Officials fielding CTOC across command
August 5, 2014
JOINT BASE SAN ANTONIO-FORT SAM HOUSTON, Texas (Aug. 5, 2014) -- An acquisition database application developed at Fort Belvoir, Virginia, to better manage contracting operations and enhance customer support and contract management is being fielded across the Mission and Installation Contracting Command.
MICC officials at Fort Belvoir launched the Contracting Tactical Operations Center application at the end of 2013 to provide online, real-time procurement insight to address challenges of a geographically dispersed command, acquisition training, managerial capabilities and resourcing levels.
In January, application capabilities were demonstrated to MICC leaders at the brigade and field directorate office level during the Operational Contract Support Joint Exercise 2014 at Fort Bliss, Texas.
Lt. Col. Maria Schneider, the commander of MICC-Fort Belvoir, said an informal canvas of offices interested in fielding CTOC was then conducted to determine if the application had further effectiveness at other sites. Locations identified included Joint Base San Antonio-Fort Sam Houston, Texas, Fort Carson, Colorado, and Fort Polk, Louisiana. This month, officials are adding Fort Drum, New York, and Joint Base Lewis-McChord, Washington, to that list of early adopters.
Following the success at MICC-Fort Belvoir and six months of field testing at the select contracting sites, Army Contracting Command officials approved expanding use of CTOC across the MICC as a tactical contract management system.
"The system has been very successful," said Cyp LaPorte, the chief of contract plans and programs here who is leading the plan to field the application across the MICC enterprise. "So much so that ACC headquarters has agreed to allow the MICC to field it across the command."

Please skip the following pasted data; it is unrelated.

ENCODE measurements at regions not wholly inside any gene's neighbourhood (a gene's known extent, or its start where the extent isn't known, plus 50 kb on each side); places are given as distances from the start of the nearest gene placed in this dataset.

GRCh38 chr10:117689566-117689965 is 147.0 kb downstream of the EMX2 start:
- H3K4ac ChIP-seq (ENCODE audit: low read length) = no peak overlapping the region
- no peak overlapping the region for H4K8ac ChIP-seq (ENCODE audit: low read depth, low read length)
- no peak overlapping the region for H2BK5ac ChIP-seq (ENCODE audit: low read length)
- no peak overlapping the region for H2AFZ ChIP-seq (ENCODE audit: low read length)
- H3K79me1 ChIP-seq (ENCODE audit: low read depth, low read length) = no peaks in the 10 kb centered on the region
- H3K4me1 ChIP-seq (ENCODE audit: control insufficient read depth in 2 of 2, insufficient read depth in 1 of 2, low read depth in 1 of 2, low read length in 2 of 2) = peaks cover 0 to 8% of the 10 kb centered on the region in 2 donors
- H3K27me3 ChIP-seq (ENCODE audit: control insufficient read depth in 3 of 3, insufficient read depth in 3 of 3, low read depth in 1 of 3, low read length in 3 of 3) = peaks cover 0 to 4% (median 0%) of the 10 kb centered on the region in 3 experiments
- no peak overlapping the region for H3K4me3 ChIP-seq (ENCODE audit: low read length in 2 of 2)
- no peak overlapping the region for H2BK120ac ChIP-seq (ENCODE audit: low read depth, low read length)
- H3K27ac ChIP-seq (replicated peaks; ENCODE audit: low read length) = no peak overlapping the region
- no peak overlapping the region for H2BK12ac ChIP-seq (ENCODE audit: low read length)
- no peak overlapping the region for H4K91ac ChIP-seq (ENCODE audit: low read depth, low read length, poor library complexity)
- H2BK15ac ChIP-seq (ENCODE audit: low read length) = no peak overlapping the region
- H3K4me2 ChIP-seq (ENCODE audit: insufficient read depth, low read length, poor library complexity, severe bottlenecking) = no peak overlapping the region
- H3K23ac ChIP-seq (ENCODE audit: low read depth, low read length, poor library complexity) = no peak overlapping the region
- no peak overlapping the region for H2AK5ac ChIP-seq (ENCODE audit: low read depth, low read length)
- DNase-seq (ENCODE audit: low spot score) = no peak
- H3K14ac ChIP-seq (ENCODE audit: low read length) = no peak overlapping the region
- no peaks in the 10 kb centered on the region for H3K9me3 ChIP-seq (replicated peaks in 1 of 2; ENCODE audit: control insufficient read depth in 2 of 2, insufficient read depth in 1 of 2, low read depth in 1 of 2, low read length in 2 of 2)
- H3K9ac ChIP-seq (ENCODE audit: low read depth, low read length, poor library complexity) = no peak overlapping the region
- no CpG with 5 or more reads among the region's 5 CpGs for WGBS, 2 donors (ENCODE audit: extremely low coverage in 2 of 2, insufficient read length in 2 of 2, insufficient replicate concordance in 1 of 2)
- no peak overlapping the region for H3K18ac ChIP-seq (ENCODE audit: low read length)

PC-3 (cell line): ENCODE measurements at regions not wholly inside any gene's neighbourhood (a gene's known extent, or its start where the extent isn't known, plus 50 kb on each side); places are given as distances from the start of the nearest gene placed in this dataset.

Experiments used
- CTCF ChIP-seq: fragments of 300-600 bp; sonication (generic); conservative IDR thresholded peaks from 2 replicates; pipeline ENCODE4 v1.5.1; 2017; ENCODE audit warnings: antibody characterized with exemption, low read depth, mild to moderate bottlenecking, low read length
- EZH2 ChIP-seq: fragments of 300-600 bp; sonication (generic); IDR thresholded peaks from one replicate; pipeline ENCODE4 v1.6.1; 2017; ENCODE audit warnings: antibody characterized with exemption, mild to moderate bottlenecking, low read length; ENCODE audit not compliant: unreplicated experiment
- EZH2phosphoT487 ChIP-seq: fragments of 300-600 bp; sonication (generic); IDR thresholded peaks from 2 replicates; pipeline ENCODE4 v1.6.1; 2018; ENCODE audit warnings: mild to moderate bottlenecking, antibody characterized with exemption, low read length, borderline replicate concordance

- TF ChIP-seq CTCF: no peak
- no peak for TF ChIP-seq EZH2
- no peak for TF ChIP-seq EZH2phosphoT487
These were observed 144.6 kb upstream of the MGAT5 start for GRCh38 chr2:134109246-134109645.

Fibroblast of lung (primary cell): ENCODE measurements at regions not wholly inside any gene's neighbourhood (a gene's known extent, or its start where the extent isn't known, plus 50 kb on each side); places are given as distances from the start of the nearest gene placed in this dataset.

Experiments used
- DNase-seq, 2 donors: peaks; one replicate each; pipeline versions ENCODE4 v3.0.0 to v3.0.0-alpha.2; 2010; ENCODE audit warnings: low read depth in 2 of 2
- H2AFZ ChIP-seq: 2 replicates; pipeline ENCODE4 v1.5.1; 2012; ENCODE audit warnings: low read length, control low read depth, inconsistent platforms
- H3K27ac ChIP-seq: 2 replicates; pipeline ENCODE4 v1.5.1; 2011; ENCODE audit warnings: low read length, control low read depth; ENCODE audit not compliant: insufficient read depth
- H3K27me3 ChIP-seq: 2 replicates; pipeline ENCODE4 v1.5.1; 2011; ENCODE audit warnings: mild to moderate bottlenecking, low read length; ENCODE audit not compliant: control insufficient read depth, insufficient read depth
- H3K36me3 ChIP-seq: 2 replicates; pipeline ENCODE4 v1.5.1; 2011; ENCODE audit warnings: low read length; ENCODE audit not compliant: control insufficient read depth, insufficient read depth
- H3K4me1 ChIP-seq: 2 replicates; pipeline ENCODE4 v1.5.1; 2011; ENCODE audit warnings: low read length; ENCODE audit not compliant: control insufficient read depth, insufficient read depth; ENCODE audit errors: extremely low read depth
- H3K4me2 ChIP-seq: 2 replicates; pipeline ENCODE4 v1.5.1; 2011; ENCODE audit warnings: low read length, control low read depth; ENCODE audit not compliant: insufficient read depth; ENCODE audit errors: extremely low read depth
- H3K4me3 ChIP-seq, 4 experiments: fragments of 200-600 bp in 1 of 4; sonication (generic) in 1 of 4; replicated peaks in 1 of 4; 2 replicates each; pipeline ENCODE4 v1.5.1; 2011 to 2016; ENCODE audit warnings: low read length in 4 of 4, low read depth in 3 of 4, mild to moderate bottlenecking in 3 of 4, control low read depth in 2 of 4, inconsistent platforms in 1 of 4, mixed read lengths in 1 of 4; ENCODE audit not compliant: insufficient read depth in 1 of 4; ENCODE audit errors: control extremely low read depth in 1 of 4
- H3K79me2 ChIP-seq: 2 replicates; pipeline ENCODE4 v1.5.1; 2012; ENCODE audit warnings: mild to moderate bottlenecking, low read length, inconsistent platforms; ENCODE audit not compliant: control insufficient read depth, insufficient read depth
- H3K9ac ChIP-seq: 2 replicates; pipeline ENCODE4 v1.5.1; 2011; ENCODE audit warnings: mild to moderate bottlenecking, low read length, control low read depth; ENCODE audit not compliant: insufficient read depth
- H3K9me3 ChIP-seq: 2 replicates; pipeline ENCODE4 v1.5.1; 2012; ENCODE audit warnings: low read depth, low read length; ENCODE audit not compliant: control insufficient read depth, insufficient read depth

The CTOC software program helps to bridge the gap between the needs of the tactical operational mission at the local contracting office level versus the strategic needs of the higher headquarters, which are supported through Virtual Contracting Enterprise-Contract Management module.
Schneider explained that several objectives had to be accomplished over the first half of this year to reach the point of command-wide implementation.
The first of those was gaining access to the necessary software. CTOC is operated in the QuickBase business application platform. MICC officials reached out to the Army Materiel Command and gained support for QuickBase licenses in support of CTOC efforts.
Next, MICC officials refined procurement management requirements and expanded the application software to focus on the three functional management pillars of workforce, contract operations and oversight.
Schneider and the MICC integrated process team leading the CTOC effort also worked closely with the operators of the ACC VCE for four months conducting necessary analysis to ensure a smooth transition. At the end of May, the two teams arrived at a successful interface for all mandatory record fields.
"This virtual demonstration was a major milestone required to receive concurrence from the ACC commanding general on the fielding of CTOC to all MICC offices," Schneider said.
As the CTOC application is fielded throughout MICC contracting offices, the integrated process team will continue refine its capability to include establishing and implementing a configuration management process; constructing sustainment support consisting of a help desk, survey and functionality reviews; and validating reporting requirements and dashboard aides.